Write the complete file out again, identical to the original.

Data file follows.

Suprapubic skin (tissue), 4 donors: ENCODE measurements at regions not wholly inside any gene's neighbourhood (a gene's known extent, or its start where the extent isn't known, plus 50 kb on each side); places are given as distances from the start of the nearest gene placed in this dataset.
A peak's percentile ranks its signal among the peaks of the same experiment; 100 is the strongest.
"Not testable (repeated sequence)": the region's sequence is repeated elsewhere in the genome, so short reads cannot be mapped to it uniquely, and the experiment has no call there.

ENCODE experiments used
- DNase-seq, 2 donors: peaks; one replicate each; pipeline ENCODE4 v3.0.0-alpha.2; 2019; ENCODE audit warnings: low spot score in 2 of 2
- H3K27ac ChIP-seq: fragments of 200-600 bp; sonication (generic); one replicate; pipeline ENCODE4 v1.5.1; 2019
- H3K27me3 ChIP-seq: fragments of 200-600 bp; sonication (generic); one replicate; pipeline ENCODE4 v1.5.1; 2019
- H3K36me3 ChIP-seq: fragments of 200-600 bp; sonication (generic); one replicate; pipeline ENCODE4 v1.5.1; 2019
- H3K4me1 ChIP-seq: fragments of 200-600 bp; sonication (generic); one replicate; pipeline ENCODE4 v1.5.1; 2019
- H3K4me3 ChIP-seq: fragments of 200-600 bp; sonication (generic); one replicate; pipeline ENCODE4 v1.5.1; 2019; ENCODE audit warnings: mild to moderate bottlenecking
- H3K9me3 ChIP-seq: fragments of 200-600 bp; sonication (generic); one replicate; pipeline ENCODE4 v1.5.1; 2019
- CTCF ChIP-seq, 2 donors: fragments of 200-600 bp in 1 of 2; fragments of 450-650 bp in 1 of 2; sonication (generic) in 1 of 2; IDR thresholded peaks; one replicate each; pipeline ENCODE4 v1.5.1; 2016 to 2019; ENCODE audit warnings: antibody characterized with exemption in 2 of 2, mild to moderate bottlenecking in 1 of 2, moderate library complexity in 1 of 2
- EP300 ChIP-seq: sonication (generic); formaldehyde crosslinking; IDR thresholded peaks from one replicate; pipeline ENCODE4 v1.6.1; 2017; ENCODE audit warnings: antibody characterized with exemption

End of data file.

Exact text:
Suprapubic skin (tissue), 4 donors: ENCODE measurements at regions not wholly inside any gene's neighbourhood (a gene's known extent, or its start where the extent isn't known, plus 50 kb on each side); places are given as distances from the start of the nearest gene placed in this dataset.
A peak's percentile ranks its signal among the peaks of the same experiment; 100 is the strongest.
"Not testable (repeated sequence)": the region's sequence is repeated elsewhere in the genome, so short reads cannot be mapped to it uniquely, and the experiment has no call there.

ENCODE experiments used
- DNase-seq, 2 donors: peaks; one replicate each; pipeline ENCODE4 v3.0.0-alpha.2; 2019; ENCODE audit warnings: low spot score in 2 of 2
- H3K27ac ChIP-seq: fragments of 200-600 bp; sonication (generic); one replicate; pipeline ENCODE4 v1.5.1; 2019
- H3K27me3 ChIP-seq: fragments of 200-600 bp; sonication (generic); one replicate; pipeline ENCODE4 v1.5.1; 2019
- H3K36me3 ChIP-seq: fragments of 200-600 bp; sonication (generic); one replicate; pipeline ENCODE4 v1.5.1; 2019
- H3K4me1 ChIP-seq: fragments of 200-600 bp; sonication (generic); one replicate; pipeline ENCODE4 v1.5.1; 2019
- H3K4me3 ChIP-seq: fragments of 200-600 bp; sonication (generic); one replicate; pipeline ENCODE4 v1.5.1; 2019; ENCODE audit warnings: mild to moderate bottlenecking
- H3K9me3 ChIP-seq: fragments of 200-600 bp; sonication (generic); one replicate; pipeline ENCODE4 v1.5.1; 2019
- CTCF ChIP-seq, 2 donors: fragments of 200-600 bp in 1 of 2; fragments of 450-650 bp in 1 of 2; sonication (generic) in 1 of 2; IDR thresholded peaks; one replicate each; pipeline ENCODE4 v1.5.1; 2016 to 2019; ENCODE audit warnings: antibody characterized with exemption in 2 of 2, mild to moderate bottlenecking in 1 of 2, moderate library complexity in 1 of 2
- EP300 ChIP-seq: sonication (generic); formaldehyde crosslinking; IDR thresholded peaks from one replicate; pipeline ENCODE4 v1.6.1; 2017; ENCODE audit warnings: antibody characterized with exemption